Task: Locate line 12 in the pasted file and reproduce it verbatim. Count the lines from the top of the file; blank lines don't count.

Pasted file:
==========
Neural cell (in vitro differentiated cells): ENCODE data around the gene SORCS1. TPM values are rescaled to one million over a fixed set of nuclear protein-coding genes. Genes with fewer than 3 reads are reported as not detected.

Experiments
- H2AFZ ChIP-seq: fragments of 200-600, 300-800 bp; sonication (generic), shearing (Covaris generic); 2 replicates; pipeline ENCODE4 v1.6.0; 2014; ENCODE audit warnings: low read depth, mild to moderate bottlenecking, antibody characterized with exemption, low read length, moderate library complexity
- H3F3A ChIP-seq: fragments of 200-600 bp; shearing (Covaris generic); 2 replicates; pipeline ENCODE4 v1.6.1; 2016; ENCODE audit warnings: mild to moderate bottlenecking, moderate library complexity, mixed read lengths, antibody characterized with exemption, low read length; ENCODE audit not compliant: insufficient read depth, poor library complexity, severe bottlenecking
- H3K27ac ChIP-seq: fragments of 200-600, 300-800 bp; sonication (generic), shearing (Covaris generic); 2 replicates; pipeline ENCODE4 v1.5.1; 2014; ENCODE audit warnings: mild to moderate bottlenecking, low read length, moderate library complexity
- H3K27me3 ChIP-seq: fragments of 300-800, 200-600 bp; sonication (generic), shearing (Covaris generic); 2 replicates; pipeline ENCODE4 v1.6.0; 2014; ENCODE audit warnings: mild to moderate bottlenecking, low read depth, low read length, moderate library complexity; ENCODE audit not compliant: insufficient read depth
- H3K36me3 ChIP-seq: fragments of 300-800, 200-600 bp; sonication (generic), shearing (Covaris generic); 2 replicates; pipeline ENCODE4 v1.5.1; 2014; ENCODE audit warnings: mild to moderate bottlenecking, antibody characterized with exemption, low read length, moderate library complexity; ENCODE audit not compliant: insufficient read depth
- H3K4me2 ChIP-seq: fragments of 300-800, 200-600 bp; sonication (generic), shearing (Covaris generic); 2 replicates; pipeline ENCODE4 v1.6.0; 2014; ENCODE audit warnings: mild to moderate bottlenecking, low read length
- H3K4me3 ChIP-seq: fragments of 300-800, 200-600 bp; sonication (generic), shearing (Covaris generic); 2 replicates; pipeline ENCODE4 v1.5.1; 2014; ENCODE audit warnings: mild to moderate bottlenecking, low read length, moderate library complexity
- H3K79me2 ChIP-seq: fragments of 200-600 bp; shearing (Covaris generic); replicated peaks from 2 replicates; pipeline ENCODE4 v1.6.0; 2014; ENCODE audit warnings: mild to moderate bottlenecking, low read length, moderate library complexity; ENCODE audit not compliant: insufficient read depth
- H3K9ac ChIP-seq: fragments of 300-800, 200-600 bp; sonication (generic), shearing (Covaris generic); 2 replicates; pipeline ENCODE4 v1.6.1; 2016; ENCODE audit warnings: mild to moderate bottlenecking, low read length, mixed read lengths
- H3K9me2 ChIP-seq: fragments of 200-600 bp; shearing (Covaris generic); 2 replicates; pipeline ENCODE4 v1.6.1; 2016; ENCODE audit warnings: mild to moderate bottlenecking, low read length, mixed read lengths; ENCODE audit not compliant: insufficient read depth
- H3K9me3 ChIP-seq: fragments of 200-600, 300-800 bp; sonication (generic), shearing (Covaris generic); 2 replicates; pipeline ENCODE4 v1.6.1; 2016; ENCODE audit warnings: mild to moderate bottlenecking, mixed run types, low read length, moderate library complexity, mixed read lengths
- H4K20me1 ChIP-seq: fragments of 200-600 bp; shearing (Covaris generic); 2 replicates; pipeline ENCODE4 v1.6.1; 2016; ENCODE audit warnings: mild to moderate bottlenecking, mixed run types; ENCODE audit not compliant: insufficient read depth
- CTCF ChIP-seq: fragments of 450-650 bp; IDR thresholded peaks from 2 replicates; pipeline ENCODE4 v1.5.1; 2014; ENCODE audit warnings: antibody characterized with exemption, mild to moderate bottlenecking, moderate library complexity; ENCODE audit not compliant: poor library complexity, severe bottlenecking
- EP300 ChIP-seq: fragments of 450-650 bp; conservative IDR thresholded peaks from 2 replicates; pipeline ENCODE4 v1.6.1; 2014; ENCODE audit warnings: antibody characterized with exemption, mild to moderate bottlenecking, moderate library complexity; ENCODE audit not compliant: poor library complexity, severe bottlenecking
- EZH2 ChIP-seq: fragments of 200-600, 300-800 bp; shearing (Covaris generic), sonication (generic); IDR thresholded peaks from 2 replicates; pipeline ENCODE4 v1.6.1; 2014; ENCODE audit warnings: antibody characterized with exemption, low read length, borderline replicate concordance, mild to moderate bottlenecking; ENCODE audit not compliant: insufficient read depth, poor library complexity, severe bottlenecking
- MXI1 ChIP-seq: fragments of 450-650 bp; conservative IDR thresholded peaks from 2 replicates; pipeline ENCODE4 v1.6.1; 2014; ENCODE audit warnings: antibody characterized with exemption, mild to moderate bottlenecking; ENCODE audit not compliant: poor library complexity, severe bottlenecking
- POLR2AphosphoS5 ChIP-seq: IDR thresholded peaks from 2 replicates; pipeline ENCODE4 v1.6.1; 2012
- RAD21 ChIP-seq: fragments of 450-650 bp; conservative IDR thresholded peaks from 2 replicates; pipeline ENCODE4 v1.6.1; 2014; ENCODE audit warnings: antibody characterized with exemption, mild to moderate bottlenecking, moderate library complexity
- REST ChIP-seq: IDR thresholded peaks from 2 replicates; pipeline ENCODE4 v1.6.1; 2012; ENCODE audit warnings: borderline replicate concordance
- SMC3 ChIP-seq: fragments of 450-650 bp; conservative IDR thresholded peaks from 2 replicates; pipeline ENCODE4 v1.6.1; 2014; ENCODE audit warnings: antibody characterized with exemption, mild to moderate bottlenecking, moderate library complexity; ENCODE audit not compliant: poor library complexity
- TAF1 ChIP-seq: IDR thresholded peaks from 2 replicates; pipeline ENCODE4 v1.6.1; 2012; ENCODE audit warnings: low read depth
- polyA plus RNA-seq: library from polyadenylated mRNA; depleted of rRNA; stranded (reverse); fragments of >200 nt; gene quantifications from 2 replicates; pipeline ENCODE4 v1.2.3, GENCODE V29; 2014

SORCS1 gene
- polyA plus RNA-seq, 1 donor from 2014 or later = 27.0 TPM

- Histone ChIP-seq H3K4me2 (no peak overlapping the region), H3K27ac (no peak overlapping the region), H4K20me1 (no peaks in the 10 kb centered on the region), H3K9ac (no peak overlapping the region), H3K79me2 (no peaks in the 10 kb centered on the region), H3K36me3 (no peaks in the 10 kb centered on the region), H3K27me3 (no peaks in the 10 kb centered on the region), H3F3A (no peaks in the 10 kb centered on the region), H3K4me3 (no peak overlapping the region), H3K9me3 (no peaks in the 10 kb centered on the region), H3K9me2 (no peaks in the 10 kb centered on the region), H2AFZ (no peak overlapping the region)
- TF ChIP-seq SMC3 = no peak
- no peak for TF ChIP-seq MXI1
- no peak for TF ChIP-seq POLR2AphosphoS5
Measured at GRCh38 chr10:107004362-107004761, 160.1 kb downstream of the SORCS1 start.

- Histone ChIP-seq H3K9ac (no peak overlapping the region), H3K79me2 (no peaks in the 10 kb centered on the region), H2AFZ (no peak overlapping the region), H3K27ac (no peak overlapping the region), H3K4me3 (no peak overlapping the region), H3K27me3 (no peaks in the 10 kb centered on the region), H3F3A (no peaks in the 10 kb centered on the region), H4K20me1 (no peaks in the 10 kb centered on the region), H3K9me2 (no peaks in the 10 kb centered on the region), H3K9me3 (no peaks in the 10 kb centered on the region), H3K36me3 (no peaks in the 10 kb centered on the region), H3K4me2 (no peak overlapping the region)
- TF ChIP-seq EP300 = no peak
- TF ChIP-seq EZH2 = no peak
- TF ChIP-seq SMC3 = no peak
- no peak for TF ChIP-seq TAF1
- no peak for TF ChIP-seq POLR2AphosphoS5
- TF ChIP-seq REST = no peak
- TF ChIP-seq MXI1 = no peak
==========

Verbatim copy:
- H3K9me2 ChIP-seq: fragments of 200-600 bp; shearing (Covaris generic); 2 replicates; pipeline ENCODE4 v1.6.1; 2016; ENCODE audit warnings: mild to moderate bottlenecking, low read length, mixed read lengths; ENCODE audit not compliant: insufficient read depth